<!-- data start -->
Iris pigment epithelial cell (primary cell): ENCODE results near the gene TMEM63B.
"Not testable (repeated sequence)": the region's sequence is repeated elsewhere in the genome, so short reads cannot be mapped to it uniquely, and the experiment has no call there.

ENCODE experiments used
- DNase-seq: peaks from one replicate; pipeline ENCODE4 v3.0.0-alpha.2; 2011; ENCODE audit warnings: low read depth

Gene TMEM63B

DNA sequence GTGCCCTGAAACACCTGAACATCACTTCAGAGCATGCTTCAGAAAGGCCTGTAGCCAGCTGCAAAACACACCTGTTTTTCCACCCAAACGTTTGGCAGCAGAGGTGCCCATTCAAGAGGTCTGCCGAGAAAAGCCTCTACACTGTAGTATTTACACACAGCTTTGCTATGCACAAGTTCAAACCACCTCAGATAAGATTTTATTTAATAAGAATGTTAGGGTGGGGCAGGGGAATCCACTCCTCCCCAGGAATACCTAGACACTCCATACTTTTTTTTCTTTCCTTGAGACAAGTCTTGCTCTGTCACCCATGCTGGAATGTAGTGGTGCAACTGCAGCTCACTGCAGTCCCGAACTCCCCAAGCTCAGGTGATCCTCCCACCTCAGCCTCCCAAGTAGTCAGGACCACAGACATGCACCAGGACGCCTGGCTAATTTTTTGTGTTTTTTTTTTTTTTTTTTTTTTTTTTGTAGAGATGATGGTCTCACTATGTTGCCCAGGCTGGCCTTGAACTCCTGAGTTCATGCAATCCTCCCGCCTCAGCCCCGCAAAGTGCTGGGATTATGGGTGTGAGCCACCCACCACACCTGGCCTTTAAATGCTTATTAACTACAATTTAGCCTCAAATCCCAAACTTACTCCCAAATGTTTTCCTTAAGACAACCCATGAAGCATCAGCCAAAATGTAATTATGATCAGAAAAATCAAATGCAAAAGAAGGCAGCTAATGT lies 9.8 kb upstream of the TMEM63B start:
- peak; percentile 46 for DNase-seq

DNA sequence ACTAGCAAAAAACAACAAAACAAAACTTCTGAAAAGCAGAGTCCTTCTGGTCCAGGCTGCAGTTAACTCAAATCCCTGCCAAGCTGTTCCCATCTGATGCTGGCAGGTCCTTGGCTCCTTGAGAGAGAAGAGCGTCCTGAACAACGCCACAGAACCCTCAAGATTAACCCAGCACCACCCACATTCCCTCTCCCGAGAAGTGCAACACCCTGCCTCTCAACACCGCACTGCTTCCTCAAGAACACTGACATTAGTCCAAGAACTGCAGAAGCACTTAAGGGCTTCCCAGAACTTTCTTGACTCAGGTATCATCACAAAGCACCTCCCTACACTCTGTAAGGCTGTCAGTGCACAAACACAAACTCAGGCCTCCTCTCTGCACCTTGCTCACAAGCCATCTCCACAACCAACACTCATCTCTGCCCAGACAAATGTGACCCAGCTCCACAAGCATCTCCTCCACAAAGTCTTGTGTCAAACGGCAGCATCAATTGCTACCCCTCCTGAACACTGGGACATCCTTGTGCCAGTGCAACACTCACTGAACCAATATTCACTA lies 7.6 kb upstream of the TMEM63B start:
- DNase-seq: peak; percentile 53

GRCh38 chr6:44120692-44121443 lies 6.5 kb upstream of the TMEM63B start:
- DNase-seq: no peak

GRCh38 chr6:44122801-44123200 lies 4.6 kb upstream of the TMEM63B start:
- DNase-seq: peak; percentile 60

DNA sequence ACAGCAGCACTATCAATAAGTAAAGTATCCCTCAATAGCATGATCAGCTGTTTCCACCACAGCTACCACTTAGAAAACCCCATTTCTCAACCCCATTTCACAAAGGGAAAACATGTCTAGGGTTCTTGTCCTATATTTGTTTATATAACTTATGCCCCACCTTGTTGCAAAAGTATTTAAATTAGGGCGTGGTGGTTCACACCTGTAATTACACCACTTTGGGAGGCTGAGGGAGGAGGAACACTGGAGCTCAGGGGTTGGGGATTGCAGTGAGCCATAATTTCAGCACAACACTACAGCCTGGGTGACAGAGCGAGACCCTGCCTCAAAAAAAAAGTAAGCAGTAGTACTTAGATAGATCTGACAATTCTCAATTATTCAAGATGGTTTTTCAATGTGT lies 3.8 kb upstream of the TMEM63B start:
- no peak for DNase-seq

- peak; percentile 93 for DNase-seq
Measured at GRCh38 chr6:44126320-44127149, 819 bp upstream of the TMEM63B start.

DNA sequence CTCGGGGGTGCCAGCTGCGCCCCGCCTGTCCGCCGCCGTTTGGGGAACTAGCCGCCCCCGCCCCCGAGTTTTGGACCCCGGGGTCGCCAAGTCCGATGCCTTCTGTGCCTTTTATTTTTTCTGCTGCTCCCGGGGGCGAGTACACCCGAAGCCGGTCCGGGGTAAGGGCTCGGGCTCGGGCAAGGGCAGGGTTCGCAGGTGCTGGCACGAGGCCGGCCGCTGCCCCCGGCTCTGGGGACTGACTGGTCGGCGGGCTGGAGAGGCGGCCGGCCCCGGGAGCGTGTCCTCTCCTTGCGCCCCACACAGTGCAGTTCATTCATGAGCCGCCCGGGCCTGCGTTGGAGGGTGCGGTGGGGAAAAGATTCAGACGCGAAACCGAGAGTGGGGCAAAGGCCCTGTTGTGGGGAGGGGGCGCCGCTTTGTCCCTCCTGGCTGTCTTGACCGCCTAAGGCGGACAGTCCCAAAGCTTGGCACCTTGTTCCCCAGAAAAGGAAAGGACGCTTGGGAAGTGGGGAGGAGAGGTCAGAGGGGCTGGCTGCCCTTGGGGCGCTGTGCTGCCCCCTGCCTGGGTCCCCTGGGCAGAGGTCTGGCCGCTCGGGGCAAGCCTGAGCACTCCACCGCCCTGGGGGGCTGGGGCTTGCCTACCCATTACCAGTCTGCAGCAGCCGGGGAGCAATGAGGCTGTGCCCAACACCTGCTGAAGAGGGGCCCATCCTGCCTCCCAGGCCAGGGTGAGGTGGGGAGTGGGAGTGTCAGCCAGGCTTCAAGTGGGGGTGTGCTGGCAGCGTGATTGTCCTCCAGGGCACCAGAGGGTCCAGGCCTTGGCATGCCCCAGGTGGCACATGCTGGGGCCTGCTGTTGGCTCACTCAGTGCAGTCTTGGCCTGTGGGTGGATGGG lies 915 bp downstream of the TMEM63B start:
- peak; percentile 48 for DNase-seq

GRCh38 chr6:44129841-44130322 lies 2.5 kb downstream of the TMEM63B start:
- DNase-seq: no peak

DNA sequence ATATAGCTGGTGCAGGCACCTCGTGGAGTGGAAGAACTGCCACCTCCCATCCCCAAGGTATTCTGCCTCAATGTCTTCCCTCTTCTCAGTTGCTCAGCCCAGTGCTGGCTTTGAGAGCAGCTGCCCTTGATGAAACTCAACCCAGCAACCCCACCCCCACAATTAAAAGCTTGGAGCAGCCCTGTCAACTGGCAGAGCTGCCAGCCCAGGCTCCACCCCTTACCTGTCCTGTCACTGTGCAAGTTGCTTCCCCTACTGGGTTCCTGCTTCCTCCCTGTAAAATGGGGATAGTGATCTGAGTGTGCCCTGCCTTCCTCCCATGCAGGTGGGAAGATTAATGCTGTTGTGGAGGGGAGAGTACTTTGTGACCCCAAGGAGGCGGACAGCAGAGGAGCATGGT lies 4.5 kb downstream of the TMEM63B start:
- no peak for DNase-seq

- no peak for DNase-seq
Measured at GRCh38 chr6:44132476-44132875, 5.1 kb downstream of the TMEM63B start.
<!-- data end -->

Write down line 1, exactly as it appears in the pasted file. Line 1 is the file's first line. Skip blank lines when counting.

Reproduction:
Iris pigment epithelial cell (primary cell): ENCODE results near the gene TMEM63B.